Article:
Shank you very much? The last thing most draft prognosticators believed the Giants needed was another tight end, what with the aforementioned Shockey already on board. Needless to say, the Giants thought otherwise. New York couldn't pass up the raw, but talented Visanthe Shiancoe in the third round.

Now the Giants believe they'll be able to run the two-TE sets that were so successful last season as often as they'd like. Incumbent backup Marcellus Rivers, who ascended upon Dan Campbell's departure, will get first crack at playing behind/with Shockey, but assume Shiancoe will be that man before long. He definitely needs some blocking work, but seemed to be a natural, fluid receiver with excellent hands during the off-season camps. For the record, he says he never said that he was going to be better than Shockey, just that he can't wait to play with him.

Shiancoe wowed everyone at the Combine with his excellent athletic ability. Don't think the Giants are going to handle him with kid gloves. With all the focus being placed on Shockey, and rightfully so, Shiancoe could come in and grab 40 passes as a rookie. Boy does Kerry Collins ever have receiving options or what? And we didn't even mention Tiki Barber and the other backs coming out of the backfield.

Strength of Unit: You've all heard of Jeremy Shockey, right? And Amani Toomer? Yeah, they're both real good.

Weakness of Unit: It's a shame the Giants can't clone number 80, huh? New York would also love some consistency from its third WR. Key additions: Visanthe Shiancoe will make his mark at tight end, and at least one of the three drafted receivers could have an impact. Our guess is that David Tyree stands out on specials and Kevin Walter turns out to be a seventh-round steal. Sorry, Willie Ponder.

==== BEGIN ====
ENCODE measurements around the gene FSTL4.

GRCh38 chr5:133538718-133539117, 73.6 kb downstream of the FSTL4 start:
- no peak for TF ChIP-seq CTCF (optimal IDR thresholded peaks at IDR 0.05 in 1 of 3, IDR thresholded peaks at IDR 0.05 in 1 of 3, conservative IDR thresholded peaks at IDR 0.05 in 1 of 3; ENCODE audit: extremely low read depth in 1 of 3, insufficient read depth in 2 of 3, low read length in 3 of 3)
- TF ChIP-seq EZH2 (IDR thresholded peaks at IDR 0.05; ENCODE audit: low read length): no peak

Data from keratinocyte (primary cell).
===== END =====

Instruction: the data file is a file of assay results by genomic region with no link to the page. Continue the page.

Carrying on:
Key losses: Dan Campbell. Hardly a huge receiving threat, Campbell will be missed more for his blocking prowess and locker room leadership.

Darkhorse: Willie Ponder. While all three late-round picks are vying for roster spots, Ponder seems to have the longest shot.

On the hotseat: Ron Dixon. Maybe for the Giants and Dixon, the 73rd time will be the charm.

Too-mer Much. Paralleling Kerry Collins's success, Amani Toomer set career highs in receptions (82), yards (1,343) and TDs (8) in 2002. That was the single-best receiving season in Giants history.

Nice Complement. While Toomer catches seemingly every ball in sight, Ike Hilliard somehow managed to grab 179 passes from 1999-2001. Had he stayed healthy for more than seven games last season, he would have easily posted his fourth consecutive 50-plus catch campaign.

Nice Complement II. Last season, Dan Campbell and Marcellus Rivers combined for only 24 catches, while Shockey hauled in 74 balls. This year, the Shiancoe/Rivers combo should easily double the reserve TE production from a year ago.